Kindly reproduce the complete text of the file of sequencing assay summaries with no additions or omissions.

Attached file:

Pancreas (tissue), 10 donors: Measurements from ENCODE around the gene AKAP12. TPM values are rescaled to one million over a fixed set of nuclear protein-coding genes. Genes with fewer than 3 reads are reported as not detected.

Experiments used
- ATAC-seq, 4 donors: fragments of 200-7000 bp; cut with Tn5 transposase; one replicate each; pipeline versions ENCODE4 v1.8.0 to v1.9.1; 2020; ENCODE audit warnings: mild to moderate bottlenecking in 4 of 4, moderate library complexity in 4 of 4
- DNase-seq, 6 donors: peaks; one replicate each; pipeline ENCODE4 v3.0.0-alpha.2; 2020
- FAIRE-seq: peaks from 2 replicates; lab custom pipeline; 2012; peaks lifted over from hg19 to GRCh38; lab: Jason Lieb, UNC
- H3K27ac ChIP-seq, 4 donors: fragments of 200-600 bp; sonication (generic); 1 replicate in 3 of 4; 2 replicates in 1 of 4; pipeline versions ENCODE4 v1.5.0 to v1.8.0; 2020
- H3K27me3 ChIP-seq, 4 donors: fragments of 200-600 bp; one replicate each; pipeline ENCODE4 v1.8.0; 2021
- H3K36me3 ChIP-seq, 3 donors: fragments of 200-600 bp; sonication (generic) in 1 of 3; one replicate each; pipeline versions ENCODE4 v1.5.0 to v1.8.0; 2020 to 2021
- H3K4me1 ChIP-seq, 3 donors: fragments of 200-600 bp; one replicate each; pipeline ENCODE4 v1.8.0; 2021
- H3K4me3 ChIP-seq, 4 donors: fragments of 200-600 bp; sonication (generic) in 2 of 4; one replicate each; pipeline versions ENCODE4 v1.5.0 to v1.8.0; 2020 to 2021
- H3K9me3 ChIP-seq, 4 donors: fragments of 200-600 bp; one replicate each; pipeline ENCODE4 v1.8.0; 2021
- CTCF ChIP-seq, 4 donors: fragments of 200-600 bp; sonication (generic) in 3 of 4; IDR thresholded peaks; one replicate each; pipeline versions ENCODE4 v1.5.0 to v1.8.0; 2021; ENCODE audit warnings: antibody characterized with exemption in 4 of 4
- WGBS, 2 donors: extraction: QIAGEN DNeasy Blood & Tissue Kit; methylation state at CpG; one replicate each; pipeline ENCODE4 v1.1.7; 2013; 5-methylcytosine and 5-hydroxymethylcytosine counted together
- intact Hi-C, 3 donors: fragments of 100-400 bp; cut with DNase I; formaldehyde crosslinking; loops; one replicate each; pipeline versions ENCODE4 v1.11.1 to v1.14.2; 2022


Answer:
Pancreas (tissue), 10 donors: Measurements from ENCODE around the gene AKAP12. TPM values are rescaled to one million over a fixed set of nuclear protein-coding genes. Genes with fewer than 3 reads are reported as not detected.

Experiments used
- ATAC-seq, 4 donors: fragments of 200-7000 bp; cut with Tn5 transposase; one replicate each; pipeline versions ENCODE4 v1.8.0 to v1.9.1; 2020; ENCODE audit warnings: mild to moderate bottlenecking in 4 of 4, moderate library complexity in 4 of 4
- DNase-seq, 6 donors: peaks; one replicate each; pipeline ENCODE4 v3.0.0-alpha.2; 2020
- FAIRE-seq: peaks from 2 replicates; lab custom pipeline; 2012; peaks lifted over from hg19 to GRCh38; lab: Jason Lieb, UNC
- H3K27ac ChIP-seq, 4 donors: fragments of 200-600 bp; sonication (generic); 1 replicate in 3 of 4; 2 replicates in 1 of 4; pipeline versions ENCODE4 v1.5.0 to v1.8.0; 2020
- H3K27me3 ChIP-seq, 4 donors: fragments of 200-600 bp; one replicate each; pipeline ENCODE4 v1.8.0; 2021
- H3K36me3 ChIP-seq, 3 donors: fragments of 200-600 bp; sonication (generic) in 1 of 3; one replicate each; pipeline versions ENCODE4 v1.5.0 to v1.8.0; 2020 to 2021
- H3K4me1 ChIP-seq, 3 donors: fragments of 200-600 bp; one replicate each; pipeline ENCODE4 v1.8.0; 2021
- H3K4me3 ChIP-seq, 4 donors: fragments of 200-600 bp; sonication (generic) in 2 of 4; one replicate each; pipeline versions ENCODE4 v1.5.0 to v1.8.0; 2020 to 2021
- H3K9me3 ChIP-seq, 4 donors: fragments of 200-600 bp; one replicate each; pipeline ENCODE4 v1.8.0; 2021
- CTCF ChIP-seq, 4 donors: fragments of 200-600 bp; sonication (generic) in 3 of 4; IDR thresholded peaks; one replicate each; pipeline versions ENCODE4 v1.5.0 to v1.8.0; 2021; ENCODE audit warnings: antibody characterized with exemption in 4 of 4
- WGBS, 2 donors: extraction: QIAGEN DNeasy Blood & Tissue Kit; methylation state at CpG; one replicate each; pipeline ENCODE4 v1.1.7; 2013; 5-methylcytosine and 5-hydroxymethylcytosine counted together
- intact Hi-C, 3 donors: fragments of 100-400 bp; cut with DNase I; formaldehyde crosslinking; loops; one replicate each; pipeline versions ENCODE4 v1.11.1 to v1.14.2; 2022